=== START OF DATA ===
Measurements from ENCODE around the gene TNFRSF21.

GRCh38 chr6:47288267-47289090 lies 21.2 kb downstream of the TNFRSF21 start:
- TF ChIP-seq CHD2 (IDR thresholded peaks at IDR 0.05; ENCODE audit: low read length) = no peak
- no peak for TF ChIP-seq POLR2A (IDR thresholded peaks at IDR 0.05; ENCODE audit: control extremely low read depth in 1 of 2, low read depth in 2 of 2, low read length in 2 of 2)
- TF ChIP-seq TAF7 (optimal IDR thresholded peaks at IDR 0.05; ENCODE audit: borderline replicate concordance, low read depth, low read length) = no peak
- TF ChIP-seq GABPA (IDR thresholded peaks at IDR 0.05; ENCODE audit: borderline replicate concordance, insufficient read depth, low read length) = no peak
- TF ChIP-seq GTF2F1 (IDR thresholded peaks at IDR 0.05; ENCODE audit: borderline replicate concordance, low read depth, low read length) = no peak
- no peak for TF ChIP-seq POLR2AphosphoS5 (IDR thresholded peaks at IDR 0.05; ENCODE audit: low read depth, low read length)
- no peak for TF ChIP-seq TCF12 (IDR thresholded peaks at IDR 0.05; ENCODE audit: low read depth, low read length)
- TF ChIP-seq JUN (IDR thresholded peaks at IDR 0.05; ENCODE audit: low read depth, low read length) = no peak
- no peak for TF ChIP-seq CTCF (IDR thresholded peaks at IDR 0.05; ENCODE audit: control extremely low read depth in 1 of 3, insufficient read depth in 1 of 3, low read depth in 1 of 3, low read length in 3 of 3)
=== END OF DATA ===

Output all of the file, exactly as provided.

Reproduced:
Measurements from ENCODE around the gene TNFRSF21.

GRCh38 chr6:47288267-47289090 lies 21.2 kb downstream of the TNFRSF21 start:
- TF ChIP-seq CHD2 (IDR thresholded peaks at IDR 0.05; ENCODE audit: low read length) = no peak
- no peak for TF ChIP-seq POLR2A (IDR thresholded peaks at IDR 0.05; ENCODE audit: control extremely low read depth in 1 of 2, low read depth in 2 of 2, low read length in 2 of 2)
- TF ChIP-seq TAF7 (optimal IDR thresholded peaks at IDR 0.05; ENCODE audit: borderline replicate concordance, low read depth, low read length) = no peak
- TF ChIP-seq GABPA (IDR thresholded peaks at IDR 0.05; ENCODE audit: borderline replicate concordance, insufficient read depth, low read length) = no peak
- TF ChIP-seq GTF2F1 (IDR thresholded peaks at IDR 0.05; ENCODE audit: borderline replicate concordance, low read depth, low read length) = no peak
- no peak for TF ChIP-seq POLR2AphosphoS5 (IDR thresholded peaks at IDR 0.05; ENCODE audit: low read depth, low read length)
- no peak for TF ChIP-seq TCF12 (IDR thresholded peaks at IDR 0.05; ENCODE audit: low read depth, low read length)
- TF ChIP-seq JUN (IDR thresholded peaks at IDR 0.05; ENCODE audit: low read depth, low read length) = no peak
- no peak for TF ChIP-seq CTCF (IDR thresholded peaks at IDR 0.05; ENCODE audit: control extremely low read depth in 1 of 3, insufficient read depth in 1 of 3, low read depth in 1 of 3, low read length in 3 of 3)